• Just before or during early dawn on Sunday the 7th, again spot bright Jupiter in the south-southeast. Mars is now 1/3° below it (at the times of dawn for North America). Nearby is Alpha (α) Librae, a very wide double star for binoculars.
Want to become a better astronomer? Learn your way around the constellations! They're the key to locating everything fainter and deeper to hunt with binoculars or a telescope.
This is an outdoor nature hobby. For an easy-to-use constellation guide covering the whole evening sky, use the big monthly map in the center of each issue of Sky & Telescope, the essential guide to astronomy.
Once you get a telescope, to put it to good use you'll need a detailed, large-scale sky atlas (set of charts). The basic standard is the Pocket Sky Atlas (in either the original or Jumbo Edition), which shows stars to magnitude 7.6.
Next up is the larger and deeper Sky Atlas 2000.0, plotting stars to magnitude 8.5; nearly three times as many. The next up, once you know your way around, is the even larger Uranometria 2000.0 (stars to magnitude 9.75). And read how to use sky charts with a telescope.
You'll also want a good deep-sky guidebook, such as Sue French's Deep-Sky Wonders collection (which includes its own charts), Sky Atlas 2000.0 Companion by Strong and Sinnott, or the bigger Night Sky Observer's Guide by Kepple and Sanner.
Can a computerized telescope replace charts? Not for beginners, I don't think, and not on mounts and tripods that are less than top-quality mechanically (meaning heavy and expensive). And as Terence Dickinson and Alan Dyer say in their Backyard Astronomer's Guide, "A full appreciation of the universe cannot come without developing the skills to find things in the sky and understanding how the sky works. This knowledge comes only by spending time under the stars with star maps in hand."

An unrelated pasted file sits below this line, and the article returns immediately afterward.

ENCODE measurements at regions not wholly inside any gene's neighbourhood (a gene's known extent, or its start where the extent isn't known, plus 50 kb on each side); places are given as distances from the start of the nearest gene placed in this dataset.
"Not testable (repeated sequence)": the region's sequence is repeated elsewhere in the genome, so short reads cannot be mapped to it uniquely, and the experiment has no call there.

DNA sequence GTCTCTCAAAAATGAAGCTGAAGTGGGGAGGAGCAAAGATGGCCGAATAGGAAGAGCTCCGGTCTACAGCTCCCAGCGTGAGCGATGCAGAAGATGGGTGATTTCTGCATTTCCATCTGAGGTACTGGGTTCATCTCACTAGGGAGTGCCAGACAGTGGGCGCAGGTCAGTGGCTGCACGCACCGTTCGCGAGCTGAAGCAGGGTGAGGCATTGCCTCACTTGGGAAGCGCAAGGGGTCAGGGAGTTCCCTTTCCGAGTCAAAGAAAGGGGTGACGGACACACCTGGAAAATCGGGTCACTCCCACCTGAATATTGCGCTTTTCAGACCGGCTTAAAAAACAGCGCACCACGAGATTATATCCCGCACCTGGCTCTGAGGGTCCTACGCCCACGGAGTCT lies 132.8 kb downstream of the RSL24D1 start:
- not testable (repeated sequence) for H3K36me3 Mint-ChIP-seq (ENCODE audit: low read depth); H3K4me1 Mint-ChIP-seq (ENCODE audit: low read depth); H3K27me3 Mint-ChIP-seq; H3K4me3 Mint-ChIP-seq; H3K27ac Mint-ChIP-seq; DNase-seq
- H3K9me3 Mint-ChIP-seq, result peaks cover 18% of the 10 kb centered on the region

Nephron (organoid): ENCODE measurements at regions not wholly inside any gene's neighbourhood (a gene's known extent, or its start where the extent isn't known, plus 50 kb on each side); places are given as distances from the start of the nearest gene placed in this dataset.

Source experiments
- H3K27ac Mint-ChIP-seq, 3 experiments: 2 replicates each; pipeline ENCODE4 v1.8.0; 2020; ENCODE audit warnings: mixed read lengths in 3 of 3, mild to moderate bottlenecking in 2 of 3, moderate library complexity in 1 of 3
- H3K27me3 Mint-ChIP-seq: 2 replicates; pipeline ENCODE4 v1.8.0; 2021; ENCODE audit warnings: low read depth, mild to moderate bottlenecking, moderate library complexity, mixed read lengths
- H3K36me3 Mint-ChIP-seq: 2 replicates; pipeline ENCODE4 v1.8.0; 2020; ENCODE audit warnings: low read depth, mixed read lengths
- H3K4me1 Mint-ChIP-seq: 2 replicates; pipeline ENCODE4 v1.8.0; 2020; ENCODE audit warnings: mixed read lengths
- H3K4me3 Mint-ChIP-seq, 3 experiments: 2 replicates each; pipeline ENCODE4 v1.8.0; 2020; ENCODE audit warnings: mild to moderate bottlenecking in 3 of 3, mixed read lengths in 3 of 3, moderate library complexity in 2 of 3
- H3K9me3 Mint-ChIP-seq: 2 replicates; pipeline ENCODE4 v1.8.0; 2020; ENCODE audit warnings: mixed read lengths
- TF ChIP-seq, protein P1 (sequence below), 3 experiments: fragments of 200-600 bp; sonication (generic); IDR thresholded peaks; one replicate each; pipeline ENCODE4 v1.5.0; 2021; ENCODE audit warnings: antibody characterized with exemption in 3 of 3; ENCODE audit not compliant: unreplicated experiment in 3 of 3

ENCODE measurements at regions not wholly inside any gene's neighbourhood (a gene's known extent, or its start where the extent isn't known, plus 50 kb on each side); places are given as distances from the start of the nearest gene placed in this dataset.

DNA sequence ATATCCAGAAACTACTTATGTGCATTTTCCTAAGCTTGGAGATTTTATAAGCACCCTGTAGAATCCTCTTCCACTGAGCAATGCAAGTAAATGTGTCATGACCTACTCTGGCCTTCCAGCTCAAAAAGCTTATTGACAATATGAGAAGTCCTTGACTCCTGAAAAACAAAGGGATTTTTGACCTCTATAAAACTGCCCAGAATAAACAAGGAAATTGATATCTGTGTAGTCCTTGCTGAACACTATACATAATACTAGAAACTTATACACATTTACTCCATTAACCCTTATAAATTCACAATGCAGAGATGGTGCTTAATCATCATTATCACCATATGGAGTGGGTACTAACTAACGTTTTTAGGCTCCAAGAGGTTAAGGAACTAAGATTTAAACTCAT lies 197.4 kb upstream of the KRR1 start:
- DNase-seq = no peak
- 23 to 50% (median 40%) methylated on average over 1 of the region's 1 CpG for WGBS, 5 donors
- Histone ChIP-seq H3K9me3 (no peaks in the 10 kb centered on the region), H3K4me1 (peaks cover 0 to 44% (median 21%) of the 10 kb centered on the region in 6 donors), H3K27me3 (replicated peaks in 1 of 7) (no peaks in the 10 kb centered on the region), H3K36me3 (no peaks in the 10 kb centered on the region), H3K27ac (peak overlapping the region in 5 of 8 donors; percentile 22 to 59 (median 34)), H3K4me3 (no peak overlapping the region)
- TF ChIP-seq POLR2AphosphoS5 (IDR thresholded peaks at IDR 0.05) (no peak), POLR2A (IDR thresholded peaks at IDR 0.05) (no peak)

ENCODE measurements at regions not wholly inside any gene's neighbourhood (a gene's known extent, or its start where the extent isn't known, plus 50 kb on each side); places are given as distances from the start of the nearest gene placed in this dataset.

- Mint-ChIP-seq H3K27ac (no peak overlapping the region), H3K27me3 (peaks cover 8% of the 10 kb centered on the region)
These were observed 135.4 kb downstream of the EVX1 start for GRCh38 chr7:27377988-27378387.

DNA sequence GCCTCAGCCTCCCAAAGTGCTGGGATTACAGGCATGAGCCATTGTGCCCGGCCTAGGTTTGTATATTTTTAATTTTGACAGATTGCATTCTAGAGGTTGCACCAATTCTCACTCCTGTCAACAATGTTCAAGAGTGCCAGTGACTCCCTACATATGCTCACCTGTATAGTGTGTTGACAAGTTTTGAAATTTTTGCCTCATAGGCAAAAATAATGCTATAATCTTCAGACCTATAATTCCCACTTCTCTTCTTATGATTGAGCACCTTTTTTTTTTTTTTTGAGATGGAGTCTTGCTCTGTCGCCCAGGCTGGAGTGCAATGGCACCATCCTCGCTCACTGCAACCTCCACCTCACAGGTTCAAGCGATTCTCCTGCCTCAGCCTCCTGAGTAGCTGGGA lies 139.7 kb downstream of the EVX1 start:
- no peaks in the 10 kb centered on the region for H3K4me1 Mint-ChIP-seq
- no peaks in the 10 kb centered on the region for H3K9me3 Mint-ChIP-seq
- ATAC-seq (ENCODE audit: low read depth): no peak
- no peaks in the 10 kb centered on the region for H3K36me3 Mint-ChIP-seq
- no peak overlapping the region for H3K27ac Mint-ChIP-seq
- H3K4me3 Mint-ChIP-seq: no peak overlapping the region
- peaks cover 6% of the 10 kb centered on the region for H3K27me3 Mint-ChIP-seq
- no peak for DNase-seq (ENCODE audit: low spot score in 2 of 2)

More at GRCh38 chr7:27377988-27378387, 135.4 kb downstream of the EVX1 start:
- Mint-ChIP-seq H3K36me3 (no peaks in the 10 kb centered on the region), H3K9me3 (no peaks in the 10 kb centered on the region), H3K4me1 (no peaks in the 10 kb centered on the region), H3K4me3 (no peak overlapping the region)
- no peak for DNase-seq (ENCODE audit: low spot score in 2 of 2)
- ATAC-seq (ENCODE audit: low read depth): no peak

This Week's Planet Roundup
Mercury (magnitude –0.3) is entering a fine morning apparition. Look for it low in the southeast in early dawn, very far lower left of Jupiter and Mars. Don't confuse Mercury with fainter, twinklier Antares about 10° to its right or upper right.
Venus and Saturn remain hidden behind the glare of the Sun.
Mars and Jupiter (magnitudes +1.5, and –1.8, respectively) rise in the east-southeast around 3 a.m. and are well up in the south-southeast in early dawn. Jupiter is the brightest point in the sky. Mars begins the week 3½° to Jupiter's upper right and draws closer to it every day. They have a close conjunction, just 0.3° apart, on the mornings of January 6th and 7th.
In their background is 3rd-magnitude Alpha (α) Librae, a very wide double star for binoculars.
Uranus (magnitude 5.8, in Pisces) and Neptune (magnitude 7.9, in Aquarius) are best hunted right after dark — when Uranus is high in the south-southeast and Neptune hasn't yet sunk too low in the southwest. Use our finder charts online or in the October Sky & Telescope, page 50.
All descriptions that relate to your horizon — including the words up, down, right, and left — are written for the world's mid-northern latitudes. Descriptions that also depend on longitude (mainly Moon positions) are for North America.
Eastern Standard Time (EST) is Universal Time (also called UT, UTC, GMT, or Z time) minus 5 hours.
"Science is built up of facts, as a house is with stones. But a collection of facts is no more a science than a heap of stones is a house."
— Henri Poincaré (1854–1912)
"The dangers of not thinking clearly are much greater now than ever before. It's not that there's something new in our way of thinking, it's that credulous and confused thinking can be much more lethal in ways it was never before."
— Carl Sagan, 1996
"Objective reality exists. Facts are often determinable. Vaccines save lives. Carbon dioxide warms the globe. Bacteria evolve to thwart antibiotics, because evolution. Science and reason are not fake news, not a liberal conspiracy. Civilization's survival depends on our ability, and willingness, to use them."
— Alan MacRobert, your Sky at a Glance editor
"Facts are stubborn things."
— John Adams, 1770